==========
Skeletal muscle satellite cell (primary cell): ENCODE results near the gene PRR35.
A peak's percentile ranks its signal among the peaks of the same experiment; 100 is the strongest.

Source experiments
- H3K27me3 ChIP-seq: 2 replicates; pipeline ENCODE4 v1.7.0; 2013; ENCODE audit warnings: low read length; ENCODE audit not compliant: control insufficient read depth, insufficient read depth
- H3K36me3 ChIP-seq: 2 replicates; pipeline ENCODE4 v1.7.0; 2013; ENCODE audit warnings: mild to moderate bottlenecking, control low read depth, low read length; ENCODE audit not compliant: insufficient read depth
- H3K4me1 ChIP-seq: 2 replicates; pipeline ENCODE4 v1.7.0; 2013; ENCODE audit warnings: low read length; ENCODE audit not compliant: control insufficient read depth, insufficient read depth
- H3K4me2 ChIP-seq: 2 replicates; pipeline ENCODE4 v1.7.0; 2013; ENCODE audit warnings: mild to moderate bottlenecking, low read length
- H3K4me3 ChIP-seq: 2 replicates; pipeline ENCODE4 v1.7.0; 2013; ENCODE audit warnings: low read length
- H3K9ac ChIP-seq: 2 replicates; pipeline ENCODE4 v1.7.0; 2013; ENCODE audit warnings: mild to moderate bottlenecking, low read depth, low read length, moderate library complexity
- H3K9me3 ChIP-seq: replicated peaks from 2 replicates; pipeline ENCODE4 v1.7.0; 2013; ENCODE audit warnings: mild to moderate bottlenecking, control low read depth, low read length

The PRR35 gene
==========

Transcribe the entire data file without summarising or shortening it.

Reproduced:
Skeletal muscle satellite cell (primary cell): ENCODE results near the gene PRR35.
A peak's percentile ranks its signal among the peaks of the same experiment; 100 is the strongest.

Source experiments
- H3K27me3 ChIP-seq: 2 replicates; pipeline ENCODE4 v1.7.0; 2013; ENCODE audit warnings: low read length; ENCODE audit not compliant: control insufficient read depth, insufficient read depth
- H3K36me3 ChIP-seq: 2 replicates; pipeline ENCODE4 v1.7.0; 2013; ENCODE audit warnings: mild to moderate bottlenecking, control low read depth, low read length; ENCODE audit not compliant: insufficient read depth
- H3K4me1 ChIP-seq: 2 replicates; pipeline ENCODE4 v1.7.0; 2013; ENCODE audit warnings: low read length; ENCODE audit not compliant: control insufficient read depth, insufficient read depth
- H3K4me2 ChIP-seq: 2 replicates; pipeline ENCODE4 v1.7.0; 2013; ENCODE audit warnings: mild to moderate bottlenecking, low read length
- H3K4me3 ChIP-seq: 2 replicates; pipeline ENCODE4 v1.7.0; 2013; ENCODE audit warnings: low read length
- H3K9ac ChIP-seq: 2 replicates; pipeline ENCODE4 v1.7.0; 2013; ENCODE audit warnings: mild to moderate bottlenecking, low read depth, low read length, moderate library complexity
- H3K9me3 ChIP-seq: replicated peaks from 2 replicates; pipeline ENCODE4 v1.7.0; 2013; ENCODE audit warnings: mild to moderate bottlenecking, control low read depth, low read length

The PRR35 gene